December is a month full of festive observances, but one of the most important often gets overlooked: National Impaired Driving Prevention Month! Between all the holiday merrymaking and the terrible road conditions, it's a pretty good time to think more carefully about our driving. But what if not everything you think you know about the rules of the road is accurate? We have Jeopardy!'s Ken Jennings behind the wheel all month to set you straight. Buckle up, check your blind spot, and pull away from the curb when it's safe and legal to do so.
The Debunker: Is It Sometimes Safer Not to Wear a Seat Belt?
Since the United States first required new cars to be fitted with seat belts in 1968, they've become one of the great public safety advancements of our time, saving close to half a million lives in this country alone. Wearing your seat belt is now required in forty-nine of the fifty U.S. states (live free or die, New Hampshire!) but that doesn't always stop the grumbling from drivers and passengers who find them uncomfortable. Sometimes these skeptics will claim, crediting murky law-enforcement statistics or hearsay, that wearing a seat belt is often more dangerous in an accident than not wearing one. For example, what if your car was on fire and your seat belt keeps you from getting to safety?
Well, we actually know how likely that possibility is. Trapped-in-a-car deaths (from burning or drowning) make up less than in one every one thousand vehicles traumas. And even in those rare accidents, you're statistically better off with your seat belt on. Why? Because the unbelted often wind up unconscious from the impact, which is a much bigger danger to someone in a burning or sinking car than having to unbuckle a safety belt. The much likelier cause of car fatalities is force of impact or ejection from the vehicle, and those are the injuries that seat belts are so good at preventing. Getting ejected from a car in an accident drops your chances of surviving by three-quarters.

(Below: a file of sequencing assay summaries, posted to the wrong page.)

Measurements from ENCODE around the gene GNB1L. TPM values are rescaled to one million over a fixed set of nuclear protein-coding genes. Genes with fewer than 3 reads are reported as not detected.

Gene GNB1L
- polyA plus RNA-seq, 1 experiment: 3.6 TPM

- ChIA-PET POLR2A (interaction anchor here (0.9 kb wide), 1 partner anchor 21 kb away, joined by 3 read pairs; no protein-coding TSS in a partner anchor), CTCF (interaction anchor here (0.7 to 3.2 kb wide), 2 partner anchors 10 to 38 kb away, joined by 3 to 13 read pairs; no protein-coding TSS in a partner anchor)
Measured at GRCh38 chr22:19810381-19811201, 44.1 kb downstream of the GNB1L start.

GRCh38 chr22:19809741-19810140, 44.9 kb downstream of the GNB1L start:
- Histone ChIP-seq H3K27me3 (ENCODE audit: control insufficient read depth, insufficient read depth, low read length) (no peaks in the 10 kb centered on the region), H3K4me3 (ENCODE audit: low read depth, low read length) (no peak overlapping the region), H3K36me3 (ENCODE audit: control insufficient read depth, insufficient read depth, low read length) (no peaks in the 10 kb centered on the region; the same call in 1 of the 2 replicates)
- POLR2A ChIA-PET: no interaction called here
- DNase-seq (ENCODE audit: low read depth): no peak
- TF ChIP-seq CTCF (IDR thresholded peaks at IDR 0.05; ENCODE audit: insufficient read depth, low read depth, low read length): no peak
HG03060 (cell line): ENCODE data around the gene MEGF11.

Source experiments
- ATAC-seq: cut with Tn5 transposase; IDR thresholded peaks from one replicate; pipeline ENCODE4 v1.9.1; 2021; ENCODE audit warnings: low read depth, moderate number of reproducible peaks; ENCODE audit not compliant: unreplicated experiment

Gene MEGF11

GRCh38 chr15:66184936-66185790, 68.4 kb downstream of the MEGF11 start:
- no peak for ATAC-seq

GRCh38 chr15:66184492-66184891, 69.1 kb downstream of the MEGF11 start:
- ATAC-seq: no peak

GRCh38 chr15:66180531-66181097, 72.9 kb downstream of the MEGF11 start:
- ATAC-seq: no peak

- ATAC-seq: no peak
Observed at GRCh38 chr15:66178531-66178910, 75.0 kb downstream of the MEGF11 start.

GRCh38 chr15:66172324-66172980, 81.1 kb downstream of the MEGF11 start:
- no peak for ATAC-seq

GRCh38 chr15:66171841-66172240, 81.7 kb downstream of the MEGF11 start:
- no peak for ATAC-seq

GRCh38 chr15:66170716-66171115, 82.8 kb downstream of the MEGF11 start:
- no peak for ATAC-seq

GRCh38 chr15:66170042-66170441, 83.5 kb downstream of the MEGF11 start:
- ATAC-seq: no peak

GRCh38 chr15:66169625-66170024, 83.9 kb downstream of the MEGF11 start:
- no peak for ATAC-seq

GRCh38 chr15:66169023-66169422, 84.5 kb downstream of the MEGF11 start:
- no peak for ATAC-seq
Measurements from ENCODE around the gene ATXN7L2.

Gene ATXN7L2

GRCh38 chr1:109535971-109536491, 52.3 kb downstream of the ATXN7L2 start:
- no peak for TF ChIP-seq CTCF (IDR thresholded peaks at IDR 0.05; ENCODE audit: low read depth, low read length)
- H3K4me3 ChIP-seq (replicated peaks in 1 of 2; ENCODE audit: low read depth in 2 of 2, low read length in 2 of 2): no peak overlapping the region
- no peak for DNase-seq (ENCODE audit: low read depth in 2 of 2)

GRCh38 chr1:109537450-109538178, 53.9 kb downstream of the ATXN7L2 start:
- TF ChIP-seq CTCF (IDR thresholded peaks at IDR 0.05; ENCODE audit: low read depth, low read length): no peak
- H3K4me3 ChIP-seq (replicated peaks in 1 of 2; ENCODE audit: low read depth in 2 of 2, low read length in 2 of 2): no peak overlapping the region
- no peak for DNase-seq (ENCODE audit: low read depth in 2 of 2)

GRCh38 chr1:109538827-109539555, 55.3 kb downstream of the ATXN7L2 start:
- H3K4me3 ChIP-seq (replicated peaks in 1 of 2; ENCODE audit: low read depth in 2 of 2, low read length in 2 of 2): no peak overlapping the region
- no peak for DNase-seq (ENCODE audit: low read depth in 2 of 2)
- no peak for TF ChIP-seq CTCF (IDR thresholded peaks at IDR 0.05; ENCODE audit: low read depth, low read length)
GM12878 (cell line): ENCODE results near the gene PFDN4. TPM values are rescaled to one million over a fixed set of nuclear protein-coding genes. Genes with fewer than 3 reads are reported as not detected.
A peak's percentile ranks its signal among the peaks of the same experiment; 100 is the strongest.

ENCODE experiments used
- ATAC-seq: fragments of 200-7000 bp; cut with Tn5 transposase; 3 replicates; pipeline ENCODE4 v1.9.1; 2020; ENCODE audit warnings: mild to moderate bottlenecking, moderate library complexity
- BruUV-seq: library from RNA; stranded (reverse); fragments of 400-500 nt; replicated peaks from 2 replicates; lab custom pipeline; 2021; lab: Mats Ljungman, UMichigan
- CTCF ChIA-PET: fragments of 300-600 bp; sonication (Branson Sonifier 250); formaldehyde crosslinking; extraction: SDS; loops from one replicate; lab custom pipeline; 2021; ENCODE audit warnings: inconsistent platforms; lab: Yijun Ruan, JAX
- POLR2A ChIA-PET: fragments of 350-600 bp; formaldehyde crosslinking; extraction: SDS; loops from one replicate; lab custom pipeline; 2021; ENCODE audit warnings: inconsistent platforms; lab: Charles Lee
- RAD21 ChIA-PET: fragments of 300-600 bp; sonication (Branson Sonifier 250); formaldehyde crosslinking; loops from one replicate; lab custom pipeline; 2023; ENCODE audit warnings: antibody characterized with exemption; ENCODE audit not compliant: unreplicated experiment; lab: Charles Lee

The Insurance Institute for Highway Safety has found in repeated surveys that most adults are very good at remembering their seat belt these days, with compliance around 90 percent—until they get into the back seat. Then those same people only buckle up about three-quarters of the time, presumably in the belief that the back seat is safer in an accident. This was once true, says the organization, but it's out-of-date. Recent advances, like air bags, better seat belts, and cars built with "crumple zones," have made the front seat much safer but done little for back seat passengers. A 1997 computer simulation showed that Princess Diana and Dodi Fayed likely would have survived their fatal car crash if they'd just put on their seat belts as friends and family say they customarily did—but they were in the back seat that night, and apparently forgot.
Quick Quiz: What actress delivered the famous movie line "Fasten your seat belts, it's going to be a bumpy night" in All About Eve?
Ken Jennings is the author of eleven books, most recently his Junior Genius Guides, Because I Said So!, and Maphead. He's also the proud owner of an underwhelming Bag o' Crap. Follow him at ken-jennings.com or on Twitter as @KenJennings.